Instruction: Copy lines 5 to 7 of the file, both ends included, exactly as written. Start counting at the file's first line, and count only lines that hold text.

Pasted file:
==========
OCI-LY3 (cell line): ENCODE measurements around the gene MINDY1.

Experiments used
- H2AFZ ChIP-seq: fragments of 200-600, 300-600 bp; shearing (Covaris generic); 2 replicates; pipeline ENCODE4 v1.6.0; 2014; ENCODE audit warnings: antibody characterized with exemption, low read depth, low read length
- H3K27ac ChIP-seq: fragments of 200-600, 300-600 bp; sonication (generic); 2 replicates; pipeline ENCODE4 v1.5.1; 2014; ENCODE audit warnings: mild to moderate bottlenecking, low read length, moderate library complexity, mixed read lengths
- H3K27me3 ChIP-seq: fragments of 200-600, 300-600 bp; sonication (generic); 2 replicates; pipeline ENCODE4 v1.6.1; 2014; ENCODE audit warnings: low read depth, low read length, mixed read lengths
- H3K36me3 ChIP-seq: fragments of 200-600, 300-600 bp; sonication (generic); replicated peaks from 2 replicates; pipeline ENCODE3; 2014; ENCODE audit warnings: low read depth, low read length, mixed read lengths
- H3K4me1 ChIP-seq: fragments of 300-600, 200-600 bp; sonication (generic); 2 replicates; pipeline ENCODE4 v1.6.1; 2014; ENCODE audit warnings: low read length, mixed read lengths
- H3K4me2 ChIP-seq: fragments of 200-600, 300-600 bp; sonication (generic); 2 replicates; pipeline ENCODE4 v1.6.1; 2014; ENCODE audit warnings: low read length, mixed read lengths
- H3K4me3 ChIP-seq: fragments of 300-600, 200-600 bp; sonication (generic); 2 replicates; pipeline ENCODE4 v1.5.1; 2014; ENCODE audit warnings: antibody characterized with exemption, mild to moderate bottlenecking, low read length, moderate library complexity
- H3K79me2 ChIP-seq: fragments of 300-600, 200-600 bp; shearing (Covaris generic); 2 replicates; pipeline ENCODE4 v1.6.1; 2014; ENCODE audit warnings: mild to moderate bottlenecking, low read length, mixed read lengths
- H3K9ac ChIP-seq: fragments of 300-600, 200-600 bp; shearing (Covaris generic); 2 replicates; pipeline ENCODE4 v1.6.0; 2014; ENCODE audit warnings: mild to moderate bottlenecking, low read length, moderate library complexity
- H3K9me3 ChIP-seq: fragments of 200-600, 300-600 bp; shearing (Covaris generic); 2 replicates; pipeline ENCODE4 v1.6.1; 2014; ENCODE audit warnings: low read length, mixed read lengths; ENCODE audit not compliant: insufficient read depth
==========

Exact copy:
- H3K27me3 ChIP-seq: fragments of 200-600, 300-600 bp; sonication (generic); 2 replicates; pipeline ENCODE4 v1.6.1; 2014; ENCODE audit warnings: low read depth, low read length, mixed read lengths
- H3K36me3 ChIP-seq: fragments of 200-600, 300-600 bp; sonication (generic); replicated peaks from 2 replicates; pipeline ENCODE3; 2014; ENCODE audit warnings: low read depth, low read length, mixed read lengths
- H3K4me1 ChIP-seq: fragments of 300-600, 200-600 bp; sonication (generic); 2 replicates; pipeline ENCODE4 v1.6.1; 2014; ENCODE audit warnings: low read length, mixed read lengths